Rapid Classifications

Whitewater rafting involves stamina and knowledge of how a river flows. Rivers vary between difficulties, so while planning a rafting trip it’s important to know what level of difficulty you’re going to be  experiencing.

A global rapid classification system arranges river difficulties into six classes. The system is not exact as rivers have diverse characteristics, but is a great baseline to understand the river section you’re planning to run.

We offer many trips to fit all adventure levels. It’s important to know which difficulty will fit your group’s expectations. Attempting a river that is not fit for your skill level can be very dangerous and unsafe for you and those around you. From the mild meandering rapids on the East Fork Carson River to the adrenaline pumping whitewater of the Middle Fork American River, we want to show you the trip of a lifetime. Find the trip suited for you and contact us today at (530) 587-5777.


Moving water with current and small waves. Slow moving water with relatively few obstacles. Easily boated by  inexperienced paddlers or inner tubes. There are no major obstacles and a passable channel will be clearly defined. Low risk to swimmers.  


Rapids have bigger waves and more obstacles requiring basic maneuvering ability. There are no major obstacles and  a passable channel will be clearly defined. Those with little to no experience in rafting might benefit from assistance  in paddling and maneuvering to learn the proper way to raft. If swims occur, collisions with obstacles and waves are  possible yet most often swimmer will reach bottom of rapid easily. 


Moderate, irregular waves, hydraulics, holes, and cross currents that can be difficult to avoid. This level requires  complex maneuvers involving fast currents and good raft control in tight passages. Large waves and strainers can be  present but avoided. These rapids should have a guide instructing paddle commands in the maneuvering and  handling of the raft. Precise maneuvering is a requirement to insure passenger safety. Class III rapids may seem  easy to passengers who have been guided by experts. Intermediate and even advanced boaters sometimes run into  trouble on Class III rapids. Swimming through Class III rapids is not ideal but many who do have great stories to tell. Collisions with obstacles and dunked by waves are highly probable, rafters are shaken but typically OK.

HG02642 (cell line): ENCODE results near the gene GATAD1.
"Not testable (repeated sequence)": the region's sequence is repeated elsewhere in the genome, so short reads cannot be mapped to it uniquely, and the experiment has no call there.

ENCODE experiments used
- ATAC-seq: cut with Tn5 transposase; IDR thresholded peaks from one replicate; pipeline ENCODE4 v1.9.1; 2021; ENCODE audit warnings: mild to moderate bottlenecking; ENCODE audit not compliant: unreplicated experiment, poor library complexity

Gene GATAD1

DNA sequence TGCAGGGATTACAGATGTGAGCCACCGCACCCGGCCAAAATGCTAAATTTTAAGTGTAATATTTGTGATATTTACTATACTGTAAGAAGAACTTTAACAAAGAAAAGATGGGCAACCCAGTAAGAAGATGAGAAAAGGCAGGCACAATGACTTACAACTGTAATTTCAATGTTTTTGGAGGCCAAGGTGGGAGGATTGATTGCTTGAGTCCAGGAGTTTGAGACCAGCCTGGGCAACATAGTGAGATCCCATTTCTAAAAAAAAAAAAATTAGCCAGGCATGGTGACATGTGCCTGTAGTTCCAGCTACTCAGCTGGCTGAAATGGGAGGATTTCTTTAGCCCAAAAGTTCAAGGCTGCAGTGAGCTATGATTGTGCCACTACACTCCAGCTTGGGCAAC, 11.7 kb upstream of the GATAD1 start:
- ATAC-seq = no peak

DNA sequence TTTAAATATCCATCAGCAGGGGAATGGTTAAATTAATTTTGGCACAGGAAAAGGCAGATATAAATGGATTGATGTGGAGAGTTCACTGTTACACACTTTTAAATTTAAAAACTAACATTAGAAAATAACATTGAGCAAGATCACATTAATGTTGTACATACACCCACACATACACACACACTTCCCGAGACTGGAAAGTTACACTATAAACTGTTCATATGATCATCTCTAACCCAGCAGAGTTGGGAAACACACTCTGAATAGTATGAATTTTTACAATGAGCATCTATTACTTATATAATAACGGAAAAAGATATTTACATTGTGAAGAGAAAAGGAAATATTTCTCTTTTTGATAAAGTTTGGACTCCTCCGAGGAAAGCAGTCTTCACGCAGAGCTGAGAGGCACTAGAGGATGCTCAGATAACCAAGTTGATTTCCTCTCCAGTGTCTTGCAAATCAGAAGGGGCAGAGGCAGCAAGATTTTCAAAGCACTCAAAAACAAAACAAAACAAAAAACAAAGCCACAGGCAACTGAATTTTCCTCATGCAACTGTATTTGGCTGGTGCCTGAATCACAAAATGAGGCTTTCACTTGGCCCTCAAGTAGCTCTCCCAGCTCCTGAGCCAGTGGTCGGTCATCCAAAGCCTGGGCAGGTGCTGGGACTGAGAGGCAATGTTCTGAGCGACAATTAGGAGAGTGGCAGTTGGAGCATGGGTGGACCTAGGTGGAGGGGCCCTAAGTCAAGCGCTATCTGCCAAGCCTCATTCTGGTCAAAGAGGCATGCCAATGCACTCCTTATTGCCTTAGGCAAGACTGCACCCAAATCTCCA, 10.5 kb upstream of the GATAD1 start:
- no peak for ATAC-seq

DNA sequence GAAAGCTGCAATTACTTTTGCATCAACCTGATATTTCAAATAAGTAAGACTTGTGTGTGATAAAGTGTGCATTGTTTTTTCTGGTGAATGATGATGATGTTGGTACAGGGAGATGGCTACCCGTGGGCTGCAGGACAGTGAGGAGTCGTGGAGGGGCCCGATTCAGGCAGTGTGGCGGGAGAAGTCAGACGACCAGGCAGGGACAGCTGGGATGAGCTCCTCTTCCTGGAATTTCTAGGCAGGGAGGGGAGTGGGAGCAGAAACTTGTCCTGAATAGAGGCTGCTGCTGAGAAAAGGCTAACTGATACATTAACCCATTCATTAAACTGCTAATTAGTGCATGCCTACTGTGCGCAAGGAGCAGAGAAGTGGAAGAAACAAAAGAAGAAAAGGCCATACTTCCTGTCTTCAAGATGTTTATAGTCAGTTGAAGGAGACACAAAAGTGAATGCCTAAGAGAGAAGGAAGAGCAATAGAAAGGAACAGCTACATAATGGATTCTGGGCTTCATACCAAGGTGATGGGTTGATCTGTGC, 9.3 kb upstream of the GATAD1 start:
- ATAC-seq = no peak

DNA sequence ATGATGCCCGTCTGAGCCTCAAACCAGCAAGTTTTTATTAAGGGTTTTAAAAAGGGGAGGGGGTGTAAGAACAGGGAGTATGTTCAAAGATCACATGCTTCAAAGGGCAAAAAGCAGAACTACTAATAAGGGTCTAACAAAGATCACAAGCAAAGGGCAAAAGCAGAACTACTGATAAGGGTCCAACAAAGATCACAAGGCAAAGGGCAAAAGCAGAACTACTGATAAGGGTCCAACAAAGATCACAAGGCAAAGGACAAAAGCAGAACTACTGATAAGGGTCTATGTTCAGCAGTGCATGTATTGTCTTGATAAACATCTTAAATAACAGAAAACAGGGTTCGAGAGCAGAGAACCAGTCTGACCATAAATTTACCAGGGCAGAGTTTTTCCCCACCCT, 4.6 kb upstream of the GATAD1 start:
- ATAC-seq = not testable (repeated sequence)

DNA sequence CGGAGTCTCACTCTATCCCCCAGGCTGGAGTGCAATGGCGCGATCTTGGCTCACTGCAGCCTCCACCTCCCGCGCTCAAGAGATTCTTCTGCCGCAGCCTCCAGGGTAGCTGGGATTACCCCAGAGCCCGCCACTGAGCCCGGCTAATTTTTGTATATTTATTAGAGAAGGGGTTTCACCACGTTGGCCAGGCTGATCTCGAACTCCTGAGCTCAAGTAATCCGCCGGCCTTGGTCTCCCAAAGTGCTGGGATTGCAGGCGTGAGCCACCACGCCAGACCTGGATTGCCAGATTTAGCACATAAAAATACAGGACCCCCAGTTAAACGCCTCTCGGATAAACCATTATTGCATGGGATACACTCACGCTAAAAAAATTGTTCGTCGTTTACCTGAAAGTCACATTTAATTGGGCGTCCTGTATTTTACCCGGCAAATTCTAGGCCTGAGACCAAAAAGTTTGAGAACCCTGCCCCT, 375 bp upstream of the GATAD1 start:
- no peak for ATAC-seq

For advanced rafters. Generally steeper, longer, and more obstructed than Class III. Often technical runs require  precise lateral moves, unavoidable waves and constricted passages which demand fast maneuvers from experienced  rafters to negotiate the best route. Scouting should be done if unfamiliar and guides should be highly skilled to insure a  successful run. These rapids are powerful, but still predictable, requiring precise boat handling. If swimming, risk of  injury is more significant here because water conditions make self-rescue difficult.  


Routes are demanding, with long rapids that require a high level of fitness. Strong currents, big waves, boulders, and holes powerful enough to flip and hold boats, violent rapids with many obstructions. Class V rapids  may have one or more vertical drop. Advanced expedition style guiding skills are a must. This class requires the  proper equipment, extensive experience, and rescue skills. Scouting rapids is recommended for all who enter. The  extreme of whitewater boating. Swimming is not recommended. 


Often considered un-runnable as most of these rapids have never been attempted, or if attempted claimed lives or had little successes. They are extremely difficult, unpredictable and dangerous. All precautions have  to be taken at favorable water levels because the consequence of error is very severe and rescue may be impossible. Swimming or attempts often result in death.